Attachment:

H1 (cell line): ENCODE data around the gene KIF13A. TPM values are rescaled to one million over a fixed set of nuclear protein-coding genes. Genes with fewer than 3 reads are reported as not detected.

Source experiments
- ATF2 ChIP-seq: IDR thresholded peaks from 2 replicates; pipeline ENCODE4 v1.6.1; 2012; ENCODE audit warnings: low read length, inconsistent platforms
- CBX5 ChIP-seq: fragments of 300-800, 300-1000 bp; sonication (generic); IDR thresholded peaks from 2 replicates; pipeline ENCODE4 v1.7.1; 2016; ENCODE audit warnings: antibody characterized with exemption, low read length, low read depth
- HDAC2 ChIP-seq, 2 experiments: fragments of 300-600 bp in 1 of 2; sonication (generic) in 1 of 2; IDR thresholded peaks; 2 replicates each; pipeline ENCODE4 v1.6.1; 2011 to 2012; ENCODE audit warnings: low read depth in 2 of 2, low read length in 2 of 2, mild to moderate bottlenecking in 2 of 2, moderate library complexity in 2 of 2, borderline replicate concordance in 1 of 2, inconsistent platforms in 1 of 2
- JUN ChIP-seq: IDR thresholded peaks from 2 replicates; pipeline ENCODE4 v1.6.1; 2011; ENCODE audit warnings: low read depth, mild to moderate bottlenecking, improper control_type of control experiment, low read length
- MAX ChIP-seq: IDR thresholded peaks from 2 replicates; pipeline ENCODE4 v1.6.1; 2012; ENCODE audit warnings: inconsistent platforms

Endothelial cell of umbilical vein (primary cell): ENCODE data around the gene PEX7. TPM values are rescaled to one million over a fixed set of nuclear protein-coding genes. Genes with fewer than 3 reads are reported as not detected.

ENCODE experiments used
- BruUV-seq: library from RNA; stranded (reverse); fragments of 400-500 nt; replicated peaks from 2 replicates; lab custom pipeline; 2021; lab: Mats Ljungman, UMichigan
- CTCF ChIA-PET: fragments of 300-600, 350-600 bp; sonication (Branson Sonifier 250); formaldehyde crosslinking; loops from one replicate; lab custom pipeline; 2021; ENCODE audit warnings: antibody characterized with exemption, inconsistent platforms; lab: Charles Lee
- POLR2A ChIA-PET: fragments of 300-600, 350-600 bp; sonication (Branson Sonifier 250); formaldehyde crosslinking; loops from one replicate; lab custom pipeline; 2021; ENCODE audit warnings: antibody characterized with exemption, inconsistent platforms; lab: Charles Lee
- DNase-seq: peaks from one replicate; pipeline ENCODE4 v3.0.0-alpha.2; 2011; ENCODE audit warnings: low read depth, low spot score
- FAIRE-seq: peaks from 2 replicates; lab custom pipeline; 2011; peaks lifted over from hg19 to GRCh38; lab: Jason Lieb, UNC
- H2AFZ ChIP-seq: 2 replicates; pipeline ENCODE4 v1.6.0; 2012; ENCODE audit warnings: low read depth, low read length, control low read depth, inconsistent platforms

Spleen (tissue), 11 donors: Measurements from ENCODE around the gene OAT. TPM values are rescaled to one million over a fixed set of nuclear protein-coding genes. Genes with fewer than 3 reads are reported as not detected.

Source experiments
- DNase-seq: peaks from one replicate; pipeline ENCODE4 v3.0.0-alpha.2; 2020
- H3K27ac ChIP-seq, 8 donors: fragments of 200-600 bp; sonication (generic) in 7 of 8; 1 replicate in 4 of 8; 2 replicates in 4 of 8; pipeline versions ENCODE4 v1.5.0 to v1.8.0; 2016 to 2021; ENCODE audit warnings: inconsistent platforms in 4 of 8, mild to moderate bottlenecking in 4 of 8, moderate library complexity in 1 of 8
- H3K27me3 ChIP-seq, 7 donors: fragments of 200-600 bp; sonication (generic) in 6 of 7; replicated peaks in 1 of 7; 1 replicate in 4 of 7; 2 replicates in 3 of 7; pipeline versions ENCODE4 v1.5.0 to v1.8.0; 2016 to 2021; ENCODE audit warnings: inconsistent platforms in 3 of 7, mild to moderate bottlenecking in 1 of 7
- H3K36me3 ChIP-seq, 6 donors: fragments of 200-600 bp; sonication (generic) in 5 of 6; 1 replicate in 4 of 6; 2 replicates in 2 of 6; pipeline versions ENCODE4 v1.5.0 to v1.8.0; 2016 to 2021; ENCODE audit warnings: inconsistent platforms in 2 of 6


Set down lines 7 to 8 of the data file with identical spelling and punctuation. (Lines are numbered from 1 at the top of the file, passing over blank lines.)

- MAX ChIP-seq: IDR thresholded peaks from 2 replicates; pipeline ENCODE4 v1.6.1; 2012; ENCODE audit warnings: inconsistent platforms

Endothelial cell of umbilical vein (primary cell): ENCODE data around the gene PEX7. TPM values are rescaled to one million over a fixed set of nuclear protein-coding genes. Genes with fewer than 3 reads are reported as not detected.